1

5.040

2

2.520

4.656

.011*

2

90.936

168

.541

  

14. - I have been able to understand anatomy.

1

5.830

2

2.915

6.110

.003*

2

80.147

168

.477

  

15. - I have been able to understand the movements of each studied muscle.

1

4.761

2

2.380

5,067

.007*

2

78.924

168

.470

  

15. - I have been able to visualize the movements of each studied muscle.

1

5.936

2

2.968

5.615

.004*

2

88.812

168

.529

  

17. - I have been able to relate the different anatomical structures among themselves.

1

2.314

2

1.157

2.160

.119

2

90.013

168

.536

  

1 (Intergroups); 2 (Intragroups)

*p-value > 0.05

Just in the question “I have been able to relate the different anatomical structures to each other”, it can be seen that it is not significant, perhaps because all the structures in the AR Book were generated individually only in relation to bones in order to analyze their origin, insertion and function, and it has never been compared to adjacent structures.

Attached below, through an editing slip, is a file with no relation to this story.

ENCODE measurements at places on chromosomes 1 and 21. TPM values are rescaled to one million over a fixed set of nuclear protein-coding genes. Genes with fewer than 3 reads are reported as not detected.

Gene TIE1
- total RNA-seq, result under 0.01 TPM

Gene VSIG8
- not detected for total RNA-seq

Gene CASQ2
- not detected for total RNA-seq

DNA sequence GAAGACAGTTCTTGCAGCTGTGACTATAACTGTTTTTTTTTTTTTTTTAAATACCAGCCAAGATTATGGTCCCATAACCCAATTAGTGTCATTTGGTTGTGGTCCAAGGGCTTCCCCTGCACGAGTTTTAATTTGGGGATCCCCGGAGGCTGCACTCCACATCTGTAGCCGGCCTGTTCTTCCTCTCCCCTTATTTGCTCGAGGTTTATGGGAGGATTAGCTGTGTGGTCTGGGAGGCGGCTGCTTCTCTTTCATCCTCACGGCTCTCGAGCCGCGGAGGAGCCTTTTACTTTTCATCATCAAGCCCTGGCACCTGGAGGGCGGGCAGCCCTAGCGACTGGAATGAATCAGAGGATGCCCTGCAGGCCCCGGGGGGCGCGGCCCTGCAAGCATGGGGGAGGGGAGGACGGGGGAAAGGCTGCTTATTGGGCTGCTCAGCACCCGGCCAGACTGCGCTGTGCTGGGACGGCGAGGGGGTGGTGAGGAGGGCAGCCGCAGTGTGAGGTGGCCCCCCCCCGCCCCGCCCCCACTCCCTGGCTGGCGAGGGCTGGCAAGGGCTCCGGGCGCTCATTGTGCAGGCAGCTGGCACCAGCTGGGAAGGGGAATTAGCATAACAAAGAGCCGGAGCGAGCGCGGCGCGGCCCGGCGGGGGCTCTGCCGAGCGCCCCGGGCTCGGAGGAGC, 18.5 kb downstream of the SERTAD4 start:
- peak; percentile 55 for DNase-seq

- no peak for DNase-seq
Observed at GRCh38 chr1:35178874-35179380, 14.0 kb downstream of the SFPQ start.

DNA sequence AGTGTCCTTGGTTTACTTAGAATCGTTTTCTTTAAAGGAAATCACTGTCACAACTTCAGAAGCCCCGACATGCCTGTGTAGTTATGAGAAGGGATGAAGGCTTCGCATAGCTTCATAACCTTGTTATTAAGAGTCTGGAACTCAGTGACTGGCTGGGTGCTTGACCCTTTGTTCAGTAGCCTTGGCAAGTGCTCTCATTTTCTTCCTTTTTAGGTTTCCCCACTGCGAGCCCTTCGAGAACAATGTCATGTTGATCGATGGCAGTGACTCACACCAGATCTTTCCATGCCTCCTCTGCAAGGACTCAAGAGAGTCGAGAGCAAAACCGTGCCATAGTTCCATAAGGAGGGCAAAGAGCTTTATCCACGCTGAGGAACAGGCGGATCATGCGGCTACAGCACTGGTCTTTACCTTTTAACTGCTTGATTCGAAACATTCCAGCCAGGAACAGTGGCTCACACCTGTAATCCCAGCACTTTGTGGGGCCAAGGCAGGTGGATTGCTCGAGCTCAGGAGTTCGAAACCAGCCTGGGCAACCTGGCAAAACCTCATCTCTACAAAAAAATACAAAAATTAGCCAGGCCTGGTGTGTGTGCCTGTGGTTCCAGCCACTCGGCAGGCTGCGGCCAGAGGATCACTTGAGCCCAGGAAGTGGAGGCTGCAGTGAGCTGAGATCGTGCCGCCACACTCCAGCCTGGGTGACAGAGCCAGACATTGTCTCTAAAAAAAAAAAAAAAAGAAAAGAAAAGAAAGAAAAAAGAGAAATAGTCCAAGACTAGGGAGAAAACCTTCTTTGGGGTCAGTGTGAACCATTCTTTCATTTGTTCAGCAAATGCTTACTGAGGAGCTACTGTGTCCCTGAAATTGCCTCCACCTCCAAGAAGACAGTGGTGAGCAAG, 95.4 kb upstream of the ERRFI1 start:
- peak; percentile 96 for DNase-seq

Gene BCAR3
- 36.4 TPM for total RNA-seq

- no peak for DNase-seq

Expectations about learning with the use of AR as a didactic aid

Finally, we asked the students to imagine what consequences AR would have on their learning (see Table 4). Although the whole student sample answered regarding the expectations they had on the use of AR, and it was highly valued in all the groups, for the purpose of analysis we will take into consideration the opinions of those who did indeed use it in the experiment and therefore can give their opinion as they are fully informed, having tried it. The results are clearly positive: 76.9 % considered that AR would be effective for studying, 75 % felt that it can increase motivation and interest in the subject, and 67.3 % believed that if the professors used it their marks would improve.
Table 4

Frequencies (f) and Percentage (%) of answers about A.R.

  

Notes

Video

A.R.

Yes

No

Yes

No

Yes

No

18. I consider using Augmented Reality in the Anatomy subject is efficient.

F

31

28

37

23

40

12

%

52.50 %

47.50 %

61.70 %

38.3 %

76.90 %

23.1 %

19. I consider that the use of Augmented Reality can increase my interest for the subject.

F

38

21

39

21

39

13

%

64.40 %

35.60 %

65.00 %

35.00 %

75.00 %

25.00 %

20. I believe I can get better marks if my professors use Augmented Reality as a didactic resource.

F

32

27

37

23

35

17

%

54.20 %

45.8 %

61.7 %

38.3 %

67.30 %

32.70 %

Discussion